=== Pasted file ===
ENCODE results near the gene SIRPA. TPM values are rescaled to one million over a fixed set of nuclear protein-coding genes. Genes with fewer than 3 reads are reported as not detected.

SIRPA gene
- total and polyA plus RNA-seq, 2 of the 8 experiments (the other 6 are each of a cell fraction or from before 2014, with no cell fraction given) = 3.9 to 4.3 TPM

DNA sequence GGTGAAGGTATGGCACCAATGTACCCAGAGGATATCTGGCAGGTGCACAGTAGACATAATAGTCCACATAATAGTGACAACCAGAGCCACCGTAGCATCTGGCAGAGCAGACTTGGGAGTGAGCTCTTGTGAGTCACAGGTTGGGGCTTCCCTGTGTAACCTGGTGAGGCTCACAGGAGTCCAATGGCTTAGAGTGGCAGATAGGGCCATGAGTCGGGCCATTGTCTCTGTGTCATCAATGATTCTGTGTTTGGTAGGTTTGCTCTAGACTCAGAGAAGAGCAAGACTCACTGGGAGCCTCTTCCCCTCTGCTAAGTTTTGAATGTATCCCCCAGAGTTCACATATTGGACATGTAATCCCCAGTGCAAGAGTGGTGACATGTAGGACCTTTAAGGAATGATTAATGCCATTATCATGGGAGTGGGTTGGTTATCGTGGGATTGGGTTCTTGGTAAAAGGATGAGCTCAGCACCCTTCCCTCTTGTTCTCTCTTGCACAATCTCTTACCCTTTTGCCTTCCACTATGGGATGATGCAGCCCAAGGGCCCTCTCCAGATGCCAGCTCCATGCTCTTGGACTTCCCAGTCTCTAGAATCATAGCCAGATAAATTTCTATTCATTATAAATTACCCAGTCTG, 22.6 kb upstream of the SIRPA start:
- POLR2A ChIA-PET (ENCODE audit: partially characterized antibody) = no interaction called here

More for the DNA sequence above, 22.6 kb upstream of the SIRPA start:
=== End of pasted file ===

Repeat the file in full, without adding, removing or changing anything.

ENCODE results near the gene SIRPA. TPM values are rescaled to one million over a fixed set of nuclear protein-coding genes. Genes with fewer than 3 reads are reported as not detected.

SIRPA gene
- total and polyA plus RNA-seq, 2 of the 8 experiments (the other 6 are each of a cell fraction or from before 2014, with no cell fraction given) = 3.9 to 4.3 TPM

DNA sequence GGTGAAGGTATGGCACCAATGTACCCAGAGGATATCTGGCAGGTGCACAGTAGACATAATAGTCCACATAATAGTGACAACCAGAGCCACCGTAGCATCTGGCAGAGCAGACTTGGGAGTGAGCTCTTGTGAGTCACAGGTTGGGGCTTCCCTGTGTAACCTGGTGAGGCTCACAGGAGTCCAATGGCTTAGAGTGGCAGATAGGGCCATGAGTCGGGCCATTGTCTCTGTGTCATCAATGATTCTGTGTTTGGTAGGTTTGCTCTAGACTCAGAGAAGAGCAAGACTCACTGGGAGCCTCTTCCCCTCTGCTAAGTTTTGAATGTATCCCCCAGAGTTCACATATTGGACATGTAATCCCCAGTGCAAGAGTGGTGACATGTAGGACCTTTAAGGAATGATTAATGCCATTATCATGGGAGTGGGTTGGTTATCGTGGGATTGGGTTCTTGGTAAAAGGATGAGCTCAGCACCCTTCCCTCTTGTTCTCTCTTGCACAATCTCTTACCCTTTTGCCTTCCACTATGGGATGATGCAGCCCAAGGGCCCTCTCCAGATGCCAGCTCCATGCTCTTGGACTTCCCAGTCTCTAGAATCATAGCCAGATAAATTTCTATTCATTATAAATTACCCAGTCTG, 22.6 kb upstream of the SIRPA start:
- POLR2A ChIA-PET (ENCODE audit: partially characterized antibody) = no interaction called here

More for the DNA sequence above, 22.6 kb upstream of the SIRPA start: